Though Romanian troops participated in the destruction of the Jewish communities of Bessarabia and Bukovina, most Jews from Romania properly survived the Holocaust. Mass emigration, mostly to Israel, has reduced the surviving Jewish community from over 300,000 to less than 15,000. In recent years, more than two-thirds of the ethnic Germans in Romania have emigrated to Germany.

Religious affiliation tends to follow ethnic lines, with most ethnic Romanians identifying with the Romanian Orthodox Church. The Greek Catholic or Uniate church, reunified with the Orthodox Church by fiat in 1948, was restored after the 1989 revolution. The 1992 census indicates that 1% of the population is Greek Catholic, as opposed to about 10% prior to 1948. Roman Catholics, largely ethnic Hungarians and Germans, constitute about 5% of the population; Calvinists, Baptists, Pentecostals, and Lutherans make up another 5%. There are smaller numbers of Unitarians, Muslims, and other religions.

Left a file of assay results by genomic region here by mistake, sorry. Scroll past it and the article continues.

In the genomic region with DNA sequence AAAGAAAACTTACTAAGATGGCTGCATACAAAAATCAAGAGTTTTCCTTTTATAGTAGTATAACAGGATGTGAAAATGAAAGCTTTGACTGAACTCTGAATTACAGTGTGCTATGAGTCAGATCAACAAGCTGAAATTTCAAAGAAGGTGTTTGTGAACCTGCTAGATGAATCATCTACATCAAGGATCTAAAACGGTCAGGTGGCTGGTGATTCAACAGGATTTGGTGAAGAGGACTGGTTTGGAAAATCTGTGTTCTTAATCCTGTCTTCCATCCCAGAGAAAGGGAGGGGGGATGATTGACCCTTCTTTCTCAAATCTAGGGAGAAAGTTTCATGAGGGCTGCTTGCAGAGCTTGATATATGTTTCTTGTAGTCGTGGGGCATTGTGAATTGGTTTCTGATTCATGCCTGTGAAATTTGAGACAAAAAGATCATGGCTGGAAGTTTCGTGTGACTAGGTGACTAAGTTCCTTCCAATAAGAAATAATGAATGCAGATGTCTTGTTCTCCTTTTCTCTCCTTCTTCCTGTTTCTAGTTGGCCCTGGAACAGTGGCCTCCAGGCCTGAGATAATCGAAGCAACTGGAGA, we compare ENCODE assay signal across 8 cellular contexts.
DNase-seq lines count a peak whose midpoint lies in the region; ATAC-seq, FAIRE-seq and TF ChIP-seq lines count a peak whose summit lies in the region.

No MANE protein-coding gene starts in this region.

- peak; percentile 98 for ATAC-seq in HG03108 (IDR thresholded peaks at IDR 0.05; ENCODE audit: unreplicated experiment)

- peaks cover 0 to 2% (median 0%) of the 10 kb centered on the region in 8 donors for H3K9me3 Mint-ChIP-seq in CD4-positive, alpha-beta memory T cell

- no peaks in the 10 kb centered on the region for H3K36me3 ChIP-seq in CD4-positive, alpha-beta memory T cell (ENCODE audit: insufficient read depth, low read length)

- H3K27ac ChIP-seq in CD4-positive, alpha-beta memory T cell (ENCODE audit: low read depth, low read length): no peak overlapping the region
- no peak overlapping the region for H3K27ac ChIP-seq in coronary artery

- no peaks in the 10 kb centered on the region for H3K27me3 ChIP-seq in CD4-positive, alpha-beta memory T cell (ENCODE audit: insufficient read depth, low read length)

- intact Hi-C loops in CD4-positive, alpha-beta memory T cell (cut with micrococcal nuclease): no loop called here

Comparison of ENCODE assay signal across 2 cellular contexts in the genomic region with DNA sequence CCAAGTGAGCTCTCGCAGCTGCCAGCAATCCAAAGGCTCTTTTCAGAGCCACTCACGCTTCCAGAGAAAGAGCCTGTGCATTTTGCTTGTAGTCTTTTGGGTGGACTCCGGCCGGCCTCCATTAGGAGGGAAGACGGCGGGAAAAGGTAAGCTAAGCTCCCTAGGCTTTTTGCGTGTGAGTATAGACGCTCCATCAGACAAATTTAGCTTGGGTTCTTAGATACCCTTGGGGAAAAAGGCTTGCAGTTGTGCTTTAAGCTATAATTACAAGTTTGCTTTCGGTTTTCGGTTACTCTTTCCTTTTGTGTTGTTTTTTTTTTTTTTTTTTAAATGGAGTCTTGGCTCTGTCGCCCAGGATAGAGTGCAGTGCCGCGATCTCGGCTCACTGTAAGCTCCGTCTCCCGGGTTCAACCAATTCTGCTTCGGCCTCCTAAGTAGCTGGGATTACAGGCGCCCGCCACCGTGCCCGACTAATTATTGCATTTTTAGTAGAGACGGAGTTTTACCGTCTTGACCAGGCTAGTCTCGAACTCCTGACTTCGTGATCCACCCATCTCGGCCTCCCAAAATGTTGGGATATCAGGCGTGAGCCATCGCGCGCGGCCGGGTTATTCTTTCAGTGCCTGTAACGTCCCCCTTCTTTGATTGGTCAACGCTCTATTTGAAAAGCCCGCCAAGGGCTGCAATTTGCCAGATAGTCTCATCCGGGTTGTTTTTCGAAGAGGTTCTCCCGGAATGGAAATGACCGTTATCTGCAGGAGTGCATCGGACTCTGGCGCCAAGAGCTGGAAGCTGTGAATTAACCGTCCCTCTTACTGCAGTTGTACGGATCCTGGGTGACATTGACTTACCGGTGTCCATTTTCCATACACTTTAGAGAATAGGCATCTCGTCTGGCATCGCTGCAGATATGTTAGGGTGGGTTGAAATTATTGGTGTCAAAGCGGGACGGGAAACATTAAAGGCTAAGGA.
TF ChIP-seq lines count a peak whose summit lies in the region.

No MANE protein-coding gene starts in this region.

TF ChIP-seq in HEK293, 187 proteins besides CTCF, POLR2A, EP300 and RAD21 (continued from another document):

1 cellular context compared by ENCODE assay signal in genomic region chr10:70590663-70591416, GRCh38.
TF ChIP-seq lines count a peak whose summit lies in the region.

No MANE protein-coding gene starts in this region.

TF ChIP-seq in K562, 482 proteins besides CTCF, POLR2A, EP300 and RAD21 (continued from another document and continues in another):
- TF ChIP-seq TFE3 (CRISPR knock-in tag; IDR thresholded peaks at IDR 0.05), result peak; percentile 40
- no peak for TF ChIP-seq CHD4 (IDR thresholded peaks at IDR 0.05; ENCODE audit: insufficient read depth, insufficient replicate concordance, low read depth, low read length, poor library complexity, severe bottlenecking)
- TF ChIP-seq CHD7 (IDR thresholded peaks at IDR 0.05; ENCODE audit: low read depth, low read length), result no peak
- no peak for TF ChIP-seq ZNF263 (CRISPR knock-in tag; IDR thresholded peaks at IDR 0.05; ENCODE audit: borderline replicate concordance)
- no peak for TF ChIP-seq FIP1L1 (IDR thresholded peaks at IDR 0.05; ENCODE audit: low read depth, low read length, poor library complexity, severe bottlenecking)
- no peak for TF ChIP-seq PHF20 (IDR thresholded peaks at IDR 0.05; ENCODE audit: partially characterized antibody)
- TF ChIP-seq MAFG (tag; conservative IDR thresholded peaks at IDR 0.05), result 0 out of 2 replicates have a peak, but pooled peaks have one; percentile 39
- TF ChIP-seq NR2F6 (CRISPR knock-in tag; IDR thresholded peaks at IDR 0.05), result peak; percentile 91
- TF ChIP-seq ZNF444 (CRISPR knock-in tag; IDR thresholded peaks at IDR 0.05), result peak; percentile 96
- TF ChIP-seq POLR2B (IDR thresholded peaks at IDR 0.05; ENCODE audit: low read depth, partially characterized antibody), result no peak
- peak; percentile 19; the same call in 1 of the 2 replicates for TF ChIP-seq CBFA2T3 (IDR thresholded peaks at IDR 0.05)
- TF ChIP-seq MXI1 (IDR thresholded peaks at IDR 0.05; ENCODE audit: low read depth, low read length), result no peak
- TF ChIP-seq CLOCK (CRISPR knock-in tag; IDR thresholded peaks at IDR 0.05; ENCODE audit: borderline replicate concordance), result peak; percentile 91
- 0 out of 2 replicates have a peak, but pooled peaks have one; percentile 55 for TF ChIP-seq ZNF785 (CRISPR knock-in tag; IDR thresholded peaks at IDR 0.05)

Romania's rich cultural traditions have been nourished by many sources, some of which predate the Roman occupation. The traditional folk arts, including dance, wood carving, ceramics, weaving and embroidery of costumes and household decorations, and fascinating folk music, still flourish in many parts of the country. Despite strong Austrian, German, and especially French influence, many of Romania's great artists, such as the painter Nicolae Grigorescu, the poet Mihai Eminescu, the composer George Enescu, and the sculptor Constantin Brancusi, drew their inspiration from Romanian folk traditions.